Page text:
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Beat the January Blues Back to Listings

05 Jan

The start of a New Year can be a time for self-reflection with many people taking on New Year’s resolutions for the year ahead. Looking back on the past year can sometimes turn into the “January Blues” if you haven’t achieved or accomplished what you may have hoped in the past year.

There are lots of reasons why January can be a difficult time for people, and the third Monday of January has been awarded the title of “Blue Monday”. This is due to a combination of post-Christmas and back-to-work blues, cold, dark nights and the arrival of unpaid credit card bills. This year, Blue Monday falls on January 15th.

For many already living with mental health issues, January can be a very isolating period with a feeling of having nothing to look forward to. It is important to acknowledge the difficulties that arise and seek professional help when needed.

We’ve asked our specialists at London Medical Concierge for their expert guidance on managing your mental health and wellbeing in order to beat the January Blues:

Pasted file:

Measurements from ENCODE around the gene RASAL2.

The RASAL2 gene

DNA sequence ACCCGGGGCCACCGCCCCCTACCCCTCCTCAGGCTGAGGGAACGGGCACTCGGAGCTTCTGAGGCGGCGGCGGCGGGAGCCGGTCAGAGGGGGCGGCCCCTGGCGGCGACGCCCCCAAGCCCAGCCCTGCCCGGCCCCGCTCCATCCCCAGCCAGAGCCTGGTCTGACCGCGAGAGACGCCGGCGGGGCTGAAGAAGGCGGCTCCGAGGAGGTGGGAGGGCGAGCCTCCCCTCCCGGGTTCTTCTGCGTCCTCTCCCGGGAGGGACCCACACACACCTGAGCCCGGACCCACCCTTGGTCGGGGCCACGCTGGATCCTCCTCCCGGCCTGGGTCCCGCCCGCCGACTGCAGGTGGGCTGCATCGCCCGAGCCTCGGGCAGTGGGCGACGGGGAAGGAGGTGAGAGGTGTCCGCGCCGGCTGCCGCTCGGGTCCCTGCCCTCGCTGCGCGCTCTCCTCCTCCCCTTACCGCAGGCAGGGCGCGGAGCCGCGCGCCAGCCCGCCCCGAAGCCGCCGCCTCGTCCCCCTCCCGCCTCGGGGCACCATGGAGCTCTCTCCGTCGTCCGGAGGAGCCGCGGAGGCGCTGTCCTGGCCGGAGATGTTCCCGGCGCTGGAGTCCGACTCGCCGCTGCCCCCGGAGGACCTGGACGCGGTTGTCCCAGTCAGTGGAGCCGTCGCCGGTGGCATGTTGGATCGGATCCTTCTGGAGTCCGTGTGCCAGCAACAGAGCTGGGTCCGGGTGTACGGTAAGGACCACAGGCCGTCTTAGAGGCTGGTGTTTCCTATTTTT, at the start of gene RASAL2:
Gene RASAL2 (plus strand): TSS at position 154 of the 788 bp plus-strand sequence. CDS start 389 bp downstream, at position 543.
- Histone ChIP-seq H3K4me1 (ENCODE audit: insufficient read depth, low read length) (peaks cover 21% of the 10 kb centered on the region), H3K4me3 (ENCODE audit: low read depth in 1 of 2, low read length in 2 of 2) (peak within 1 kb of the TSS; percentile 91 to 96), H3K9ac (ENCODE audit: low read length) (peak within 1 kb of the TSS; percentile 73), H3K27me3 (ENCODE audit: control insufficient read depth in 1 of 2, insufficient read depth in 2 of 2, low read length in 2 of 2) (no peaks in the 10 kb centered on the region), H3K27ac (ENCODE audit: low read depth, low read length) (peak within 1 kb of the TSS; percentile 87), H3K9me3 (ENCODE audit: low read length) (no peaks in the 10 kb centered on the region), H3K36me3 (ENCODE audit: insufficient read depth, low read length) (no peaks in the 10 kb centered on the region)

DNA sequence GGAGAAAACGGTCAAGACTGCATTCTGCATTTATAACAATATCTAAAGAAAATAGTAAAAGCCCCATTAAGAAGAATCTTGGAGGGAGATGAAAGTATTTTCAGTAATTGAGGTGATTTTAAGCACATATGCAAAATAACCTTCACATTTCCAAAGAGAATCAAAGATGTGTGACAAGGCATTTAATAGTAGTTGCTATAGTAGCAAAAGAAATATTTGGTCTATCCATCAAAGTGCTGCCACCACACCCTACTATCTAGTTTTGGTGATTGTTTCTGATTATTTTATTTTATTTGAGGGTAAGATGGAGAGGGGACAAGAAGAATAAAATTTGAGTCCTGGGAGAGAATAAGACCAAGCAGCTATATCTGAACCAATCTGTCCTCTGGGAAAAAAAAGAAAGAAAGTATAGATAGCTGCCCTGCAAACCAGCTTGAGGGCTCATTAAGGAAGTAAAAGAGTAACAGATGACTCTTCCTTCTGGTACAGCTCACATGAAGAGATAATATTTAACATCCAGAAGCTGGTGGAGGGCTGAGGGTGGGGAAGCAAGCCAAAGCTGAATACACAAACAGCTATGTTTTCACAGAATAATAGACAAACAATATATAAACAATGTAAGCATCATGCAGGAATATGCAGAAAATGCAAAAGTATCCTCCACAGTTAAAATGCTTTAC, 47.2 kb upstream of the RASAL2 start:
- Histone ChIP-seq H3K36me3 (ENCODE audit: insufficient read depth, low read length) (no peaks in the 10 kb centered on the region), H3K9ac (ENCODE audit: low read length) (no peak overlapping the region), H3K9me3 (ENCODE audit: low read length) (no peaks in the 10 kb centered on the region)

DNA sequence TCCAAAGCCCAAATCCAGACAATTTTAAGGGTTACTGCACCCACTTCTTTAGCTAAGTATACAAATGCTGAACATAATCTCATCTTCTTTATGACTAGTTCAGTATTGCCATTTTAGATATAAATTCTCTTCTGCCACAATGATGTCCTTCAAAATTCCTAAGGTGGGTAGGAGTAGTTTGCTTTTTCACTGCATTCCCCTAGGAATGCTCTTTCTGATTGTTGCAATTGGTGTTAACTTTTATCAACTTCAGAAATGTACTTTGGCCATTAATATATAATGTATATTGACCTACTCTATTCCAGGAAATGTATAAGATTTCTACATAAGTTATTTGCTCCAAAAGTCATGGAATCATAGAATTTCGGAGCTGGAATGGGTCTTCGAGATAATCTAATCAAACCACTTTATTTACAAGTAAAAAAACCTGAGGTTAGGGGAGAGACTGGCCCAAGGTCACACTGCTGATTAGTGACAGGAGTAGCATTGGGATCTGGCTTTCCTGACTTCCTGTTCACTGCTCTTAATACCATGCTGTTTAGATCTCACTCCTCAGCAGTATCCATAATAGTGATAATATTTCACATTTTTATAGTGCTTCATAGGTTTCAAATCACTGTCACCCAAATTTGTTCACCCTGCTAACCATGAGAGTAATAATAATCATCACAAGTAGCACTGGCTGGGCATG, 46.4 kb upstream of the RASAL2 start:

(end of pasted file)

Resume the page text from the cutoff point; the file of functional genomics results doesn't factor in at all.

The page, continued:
• Talk about your feelings: Lots of your friends and family will be going through the same or similar feelings, and you may not realise it. Find someone to talk to such as a trusted friend and confide in them about how you feel. If the first person you talk to doesn’t understand, try someone else. There are people out there who want to help and support you.
  • Keep active: Exercise is vital at this time of year, and is one of the best ways to fight depression and improve your mood and wellbeing. You may not feel like doing exercise but will feel much better after, due to the release of endorphins within your body. You don’t have to join the gym, just going for a brisk walk at lunch time is enough to get your positive hormones flowing.
  • Don’t be afraid to ask for help: If you are experiencing constant feelings of depression for more than a couple of weeks, or find yourself trying to feel good via self-destructive method such as excessive drinking, then make an appointment to see your GP to discuss what you are feeling and what you can do about it.
  • Start a new hobby or club: Joining a club or taking up a new hobby can be a fantastic way to meet new people, get you out of the house and discover something that you enjoy. This could be joining a running club, choir or taking dance classes.
  • Beware of New Year resolutions! People start making New Year’s resolutions because of something they haven’t achieved in the past year. Common ones tend to be vague and difficult, for example; save money, lose weight or be more organised. When they fail and break their resolutions it makes them feel worse about themselves. If you’re going to make a resolution, make sure it’s one you can manage and measure.

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